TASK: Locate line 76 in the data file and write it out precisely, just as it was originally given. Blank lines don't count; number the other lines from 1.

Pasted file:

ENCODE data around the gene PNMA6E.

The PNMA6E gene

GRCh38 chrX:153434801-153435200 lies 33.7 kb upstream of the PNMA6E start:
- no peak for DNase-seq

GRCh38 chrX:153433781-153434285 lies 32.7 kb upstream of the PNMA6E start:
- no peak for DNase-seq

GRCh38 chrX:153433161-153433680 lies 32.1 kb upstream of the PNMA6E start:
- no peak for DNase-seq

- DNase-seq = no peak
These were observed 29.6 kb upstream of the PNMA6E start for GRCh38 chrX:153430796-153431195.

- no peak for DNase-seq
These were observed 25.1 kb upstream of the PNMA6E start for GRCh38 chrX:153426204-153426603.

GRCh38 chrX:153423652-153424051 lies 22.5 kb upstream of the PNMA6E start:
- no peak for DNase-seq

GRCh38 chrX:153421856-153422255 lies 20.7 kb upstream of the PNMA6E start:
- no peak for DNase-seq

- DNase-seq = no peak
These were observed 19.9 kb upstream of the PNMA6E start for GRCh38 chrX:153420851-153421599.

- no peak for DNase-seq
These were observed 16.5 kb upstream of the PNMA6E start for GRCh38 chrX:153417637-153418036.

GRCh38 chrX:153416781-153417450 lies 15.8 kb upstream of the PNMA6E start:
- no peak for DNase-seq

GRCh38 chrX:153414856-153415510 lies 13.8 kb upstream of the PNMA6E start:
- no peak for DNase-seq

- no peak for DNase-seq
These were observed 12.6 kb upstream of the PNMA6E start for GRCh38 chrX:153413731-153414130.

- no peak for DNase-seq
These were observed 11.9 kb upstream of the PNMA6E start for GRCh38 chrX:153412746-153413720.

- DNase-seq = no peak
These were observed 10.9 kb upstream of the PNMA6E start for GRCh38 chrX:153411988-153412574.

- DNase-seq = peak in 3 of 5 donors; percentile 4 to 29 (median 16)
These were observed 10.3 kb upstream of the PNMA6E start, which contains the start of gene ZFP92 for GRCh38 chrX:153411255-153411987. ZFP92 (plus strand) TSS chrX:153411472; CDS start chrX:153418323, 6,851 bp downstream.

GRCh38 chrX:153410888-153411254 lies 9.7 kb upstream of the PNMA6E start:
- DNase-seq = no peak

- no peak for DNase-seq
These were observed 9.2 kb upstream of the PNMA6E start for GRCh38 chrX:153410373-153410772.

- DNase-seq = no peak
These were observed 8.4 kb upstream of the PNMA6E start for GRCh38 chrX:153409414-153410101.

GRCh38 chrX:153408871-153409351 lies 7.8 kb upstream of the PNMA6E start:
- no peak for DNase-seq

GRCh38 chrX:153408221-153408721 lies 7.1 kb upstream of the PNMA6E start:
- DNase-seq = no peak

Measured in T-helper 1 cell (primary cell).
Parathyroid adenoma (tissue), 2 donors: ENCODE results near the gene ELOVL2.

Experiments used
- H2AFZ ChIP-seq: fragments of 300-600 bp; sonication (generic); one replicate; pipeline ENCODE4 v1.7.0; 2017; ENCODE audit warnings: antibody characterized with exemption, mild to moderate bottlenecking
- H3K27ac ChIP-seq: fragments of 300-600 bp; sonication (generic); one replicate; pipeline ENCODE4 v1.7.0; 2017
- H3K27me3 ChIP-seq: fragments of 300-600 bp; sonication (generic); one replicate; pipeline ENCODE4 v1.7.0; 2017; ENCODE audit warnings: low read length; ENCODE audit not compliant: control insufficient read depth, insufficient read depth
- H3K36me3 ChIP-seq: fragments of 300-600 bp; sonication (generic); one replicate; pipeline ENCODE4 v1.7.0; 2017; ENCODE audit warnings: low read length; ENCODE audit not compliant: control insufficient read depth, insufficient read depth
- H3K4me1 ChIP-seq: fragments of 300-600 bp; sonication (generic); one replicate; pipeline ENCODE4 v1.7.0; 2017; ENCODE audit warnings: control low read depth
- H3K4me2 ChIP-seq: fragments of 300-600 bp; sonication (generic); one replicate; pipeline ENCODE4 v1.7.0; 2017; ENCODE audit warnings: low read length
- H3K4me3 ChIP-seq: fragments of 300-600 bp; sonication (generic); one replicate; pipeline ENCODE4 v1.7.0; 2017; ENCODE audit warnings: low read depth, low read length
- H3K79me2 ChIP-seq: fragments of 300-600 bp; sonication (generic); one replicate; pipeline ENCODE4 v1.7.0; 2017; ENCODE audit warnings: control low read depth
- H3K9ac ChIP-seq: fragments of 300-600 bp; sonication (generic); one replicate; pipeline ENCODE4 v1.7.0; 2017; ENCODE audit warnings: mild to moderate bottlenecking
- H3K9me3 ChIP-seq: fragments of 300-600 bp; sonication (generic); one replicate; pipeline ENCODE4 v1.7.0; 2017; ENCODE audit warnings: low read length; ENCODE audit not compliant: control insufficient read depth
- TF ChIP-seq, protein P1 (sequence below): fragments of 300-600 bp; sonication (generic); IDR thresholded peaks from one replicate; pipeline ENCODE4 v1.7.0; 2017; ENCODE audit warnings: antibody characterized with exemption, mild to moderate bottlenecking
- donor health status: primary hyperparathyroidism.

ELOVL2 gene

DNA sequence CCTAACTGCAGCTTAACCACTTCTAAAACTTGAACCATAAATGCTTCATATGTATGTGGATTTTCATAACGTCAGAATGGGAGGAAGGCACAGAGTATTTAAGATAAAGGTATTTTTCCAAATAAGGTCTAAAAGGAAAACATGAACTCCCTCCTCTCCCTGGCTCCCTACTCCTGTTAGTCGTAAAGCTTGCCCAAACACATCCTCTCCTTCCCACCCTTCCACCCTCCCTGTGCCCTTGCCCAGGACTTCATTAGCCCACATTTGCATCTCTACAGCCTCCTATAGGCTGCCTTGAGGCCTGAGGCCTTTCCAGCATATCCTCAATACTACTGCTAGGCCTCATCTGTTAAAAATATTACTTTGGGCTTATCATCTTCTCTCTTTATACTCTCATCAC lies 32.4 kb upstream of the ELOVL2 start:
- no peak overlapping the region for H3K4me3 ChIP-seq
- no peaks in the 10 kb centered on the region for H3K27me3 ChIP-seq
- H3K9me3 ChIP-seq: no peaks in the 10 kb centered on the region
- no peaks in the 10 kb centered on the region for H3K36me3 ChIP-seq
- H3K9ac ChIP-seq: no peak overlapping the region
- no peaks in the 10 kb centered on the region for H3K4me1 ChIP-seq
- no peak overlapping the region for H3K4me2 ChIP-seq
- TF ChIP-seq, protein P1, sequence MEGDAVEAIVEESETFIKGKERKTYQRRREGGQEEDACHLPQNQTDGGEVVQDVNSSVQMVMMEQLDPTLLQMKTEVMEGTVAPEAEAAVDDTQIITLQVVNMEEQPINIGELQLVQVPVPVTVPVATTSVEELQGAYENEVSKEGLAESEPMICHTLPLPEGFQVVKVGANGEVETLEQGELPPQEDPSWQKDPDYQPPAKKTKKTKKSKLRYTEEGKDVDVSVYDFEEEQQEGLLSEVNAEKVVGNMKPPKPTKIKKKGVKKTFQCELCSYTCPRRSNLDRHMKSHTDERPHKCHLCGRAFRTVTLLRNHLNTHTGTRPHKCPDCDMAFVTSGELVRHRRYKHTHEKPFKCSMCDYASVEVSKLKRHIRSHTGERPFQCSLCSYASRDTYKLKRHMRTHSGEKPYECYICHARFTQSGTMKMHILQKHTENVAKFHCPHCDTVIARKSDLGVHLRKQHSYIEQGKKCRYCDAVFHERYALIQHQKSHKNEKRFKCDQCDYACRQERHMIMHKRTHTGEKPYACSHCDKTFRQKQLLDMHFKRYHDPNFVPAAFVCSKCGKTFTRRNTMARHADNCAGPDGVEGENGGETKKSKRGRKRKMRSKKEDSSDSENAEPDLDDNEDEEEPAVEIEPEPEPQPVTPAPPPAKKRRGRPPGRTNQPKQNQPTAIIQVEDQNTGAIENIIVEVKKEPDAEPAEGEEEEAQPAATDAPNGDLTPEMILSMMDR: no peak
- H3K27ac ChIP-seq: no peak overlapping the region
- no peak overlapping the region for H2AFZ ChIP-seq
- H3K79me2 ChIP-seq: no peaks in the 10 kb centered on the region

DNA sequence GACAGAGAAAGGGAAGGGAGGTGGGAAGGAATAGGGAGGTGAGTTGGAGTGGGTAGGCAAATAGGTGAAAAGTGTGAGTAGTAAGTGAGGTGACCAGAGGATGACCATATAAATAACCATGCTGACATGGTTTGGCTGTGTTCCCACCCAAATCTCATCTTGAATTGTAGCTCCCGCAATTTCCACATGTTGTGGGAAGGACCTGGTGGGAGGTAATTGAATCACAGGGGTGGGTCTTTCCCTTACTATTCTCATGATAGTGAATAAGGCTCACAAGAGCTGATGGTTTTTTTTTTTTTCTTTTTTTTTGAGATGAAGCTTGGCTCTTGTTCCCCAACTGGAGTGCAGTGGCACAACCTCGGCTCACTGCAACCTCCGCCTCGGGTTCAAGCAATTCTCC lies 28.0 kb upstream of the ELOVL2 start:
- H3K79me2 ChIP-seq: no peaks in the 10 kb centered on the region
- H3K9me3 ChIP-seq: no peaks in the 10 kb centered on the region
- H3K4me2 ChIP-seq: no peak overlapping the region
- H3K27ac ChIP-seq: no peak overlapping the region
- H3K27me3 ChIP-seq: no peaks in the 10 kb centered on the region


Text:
- H3K27me3 ChIP-seq: no peaks in the 10 kb centered on the region